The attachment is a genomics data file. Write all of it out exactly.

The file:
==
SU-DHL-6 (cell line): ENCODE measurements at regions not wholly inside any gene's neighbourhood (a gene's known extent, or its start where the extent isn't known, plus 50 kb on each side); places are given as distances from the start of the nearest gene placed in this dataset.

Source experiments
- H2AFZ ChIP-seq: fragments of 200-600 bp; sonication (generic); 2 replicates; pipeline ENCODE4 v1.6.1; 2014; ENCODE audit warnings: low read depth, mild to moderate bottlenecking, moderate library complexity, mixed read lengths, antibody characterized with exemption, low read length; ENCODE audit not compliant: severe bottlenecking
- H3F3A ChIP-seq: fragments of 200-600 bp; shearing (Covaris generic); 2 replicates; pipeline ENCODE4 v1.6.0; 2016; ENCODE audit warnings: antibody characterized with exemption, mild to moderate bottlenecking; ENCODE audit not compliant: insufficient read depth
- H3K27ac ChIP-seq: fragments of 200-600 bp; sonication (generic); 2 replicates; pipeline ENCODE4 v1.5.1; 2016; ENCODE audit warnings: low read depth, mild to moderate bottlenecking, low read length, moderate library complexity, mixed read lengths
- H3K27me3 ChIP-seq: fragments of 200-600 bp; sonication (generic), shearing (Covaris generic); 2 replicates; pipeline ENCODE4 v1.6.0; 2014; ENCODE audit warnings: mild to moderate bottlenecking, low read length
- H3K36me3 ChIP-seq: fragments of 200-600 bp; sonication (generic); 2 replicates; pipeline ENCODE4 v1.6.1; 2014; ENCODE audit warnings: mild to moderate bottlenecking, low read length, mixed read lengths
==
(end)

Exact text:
SU-DHL-6 (cell line): ENCODE measurements at regions not wholly inside any gene's neighbourhood (a gene's known extent, or its start where the extent isn't known, plus 50 kb on each side); places are given as distances from the start of the nearest gene placed in this dataset.

Source experiments
- H2AFZ ChIP-seq: fragments of 200-600 bp; sonication (generic); 2 replicates; pipeline ENCODE4 v1.6.1; 2014; ENCODE audit warnings: low read depth, mild to moderate bottlenecking, moderate library complexity, mixed read lengths, antibody characterized with exemption, low read length; ENCODE audit not compliant: severe bottlenecking
- H3F3A ChIP-seq: fragments of 200-600 bp; shearing (Covaris generic); 2 replicates; pipeline ENCODE4 v1.6.0; 2016; ENCODE audit warnings: antibody characterized with exemption, mild to moderate bottlenecking; ENCODE audit not compliant: insufficient read depth
- H3K27ac ChIP-seq: fragments of 200-600 bp; sonication (generic); 2 replicates; pipeline ENCODE4 v1.5.1; 2016; ENCODE audit warnings: low read depth, mild to moderate bottlenecking, low read length, moderate library complexity, mixed read lengths
- H3K27me3 ChIP-seq: fragments of 200-600 bp; sonication (generic), shearing (Covaris generic); 2 replicates; pipeline ENCODE4 v1.6.0; 2014; ENCODE audit warnings: mild to moderate bottlenecking, low read length
- H3K36me3 ChIP-seq: fragments of 200-600 bp; sonication (generic); 2 replicates; pipeline ENCODE4 v1.6.1; 2014; ENCODE audit warnings: mild to moderate bottlenecking, low read length, mixed read lengths